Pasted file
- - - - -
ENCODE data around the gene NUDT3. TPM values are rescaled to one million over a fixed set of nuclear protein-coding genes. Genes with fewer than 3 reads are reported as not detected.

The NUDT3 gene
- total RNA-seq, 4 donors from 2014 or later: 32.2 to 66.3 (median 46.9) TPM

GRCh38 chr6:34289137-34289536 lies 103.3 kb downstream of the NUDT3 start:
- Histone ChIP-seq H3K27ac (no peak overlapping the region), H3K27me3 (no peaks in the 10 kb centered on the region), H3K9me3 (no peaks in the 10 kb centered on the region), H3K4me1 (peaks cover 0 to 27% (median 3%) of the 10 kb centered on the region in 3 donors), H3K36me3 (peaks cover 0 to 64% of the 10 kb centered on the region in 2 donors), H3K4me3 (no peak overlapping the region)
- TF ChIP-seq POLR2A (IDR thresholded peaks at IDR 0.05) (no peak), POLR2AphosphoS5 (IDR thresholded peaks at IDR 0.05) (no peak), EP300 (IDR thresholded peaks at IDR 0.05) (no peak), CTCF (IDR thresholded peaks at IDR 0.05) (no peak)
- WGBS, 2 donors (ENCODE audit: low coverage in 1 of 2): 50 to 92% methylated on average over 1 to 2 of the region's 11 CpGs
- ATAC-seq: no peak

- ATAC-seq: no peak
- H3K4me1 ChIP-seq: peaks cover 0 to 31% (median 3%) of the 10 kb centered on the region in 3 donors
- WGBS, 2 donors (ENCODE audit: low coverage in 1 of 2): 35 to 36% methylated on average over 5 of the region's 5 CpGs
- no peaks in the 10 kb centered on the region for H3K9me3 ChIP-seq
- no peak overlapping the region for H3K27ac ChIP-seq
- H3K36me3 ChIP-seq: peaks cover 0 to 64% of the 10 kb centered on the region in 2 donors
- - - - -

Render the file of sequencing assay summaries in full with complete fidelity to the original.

ENCODE data around the gene NUDT3. TPM values are rescaled to one million over a fixed set of nuclear protein-coding genes. Genes with fewer than 3 reads are reported as not detected.

The NUDT3 gene
- total RNA-seq, 4 donors from 2014 or later: 32.2 to 66.3 (median 46.9) TPM

GRCh38 chr6:34289137-34289536 lies 103.3 kb downstream of the NUDT3 start:
- Histone ChIP-seq H3K27ac (no peak overlapping the region), H3K27me3 (no peaks in the 10 kb centered on the region), H3K9me3 (no peaks in the 10 kb centered on the region), H3K4me1 (peaks cover 0 to 27% (median 3%) of the 10 kb centered on the region in 3 donors), H3K36me3 (peaks cover 0 to 64% of the 10 kb centered on the region in 2 donors), H3K4me3 (no peak overlapping the region)
- TF ChIP-seq POLR2A (IDR thresholded peaks at IDR 0.05) (no peak), POLR2AphosphoS5 (IDR thresholded peaks at IDR 0.05) (no peak), EP300 (IDR thresholded peaks at IDR 0.05) (no peak), CTCF (IDR thresholded peaks at IDR 0.05) (no peak)
- WGBS, 2 donors (ENCODE audit: low coverage in 1 of 2): 50 to 92% methylated on average over 1 to 2 of the region's 11 CpGs
- ATAC-seq: no peak

- ATAC-seq: no peak
- H3K4me1 ChIP-seq: peaks cover 0 to 31% (median 3%) of the 10 kb centered on the region in 3 donors
- WGBS, 2 donors (ENCODE audit: low coverage in 1 of 2): 35 to 36% methylated on average over 5 of the region's 5 CpGs
- no peaks in the 10 kb centered on the region for H3K9me3 ChIP-seq
- no peak overlapping the region for H3K27ac ChIP-seq
- H3K36me3 ChIP-seq: peaks cover 0 to 64% of the 10 kb centered on the region in 2 donors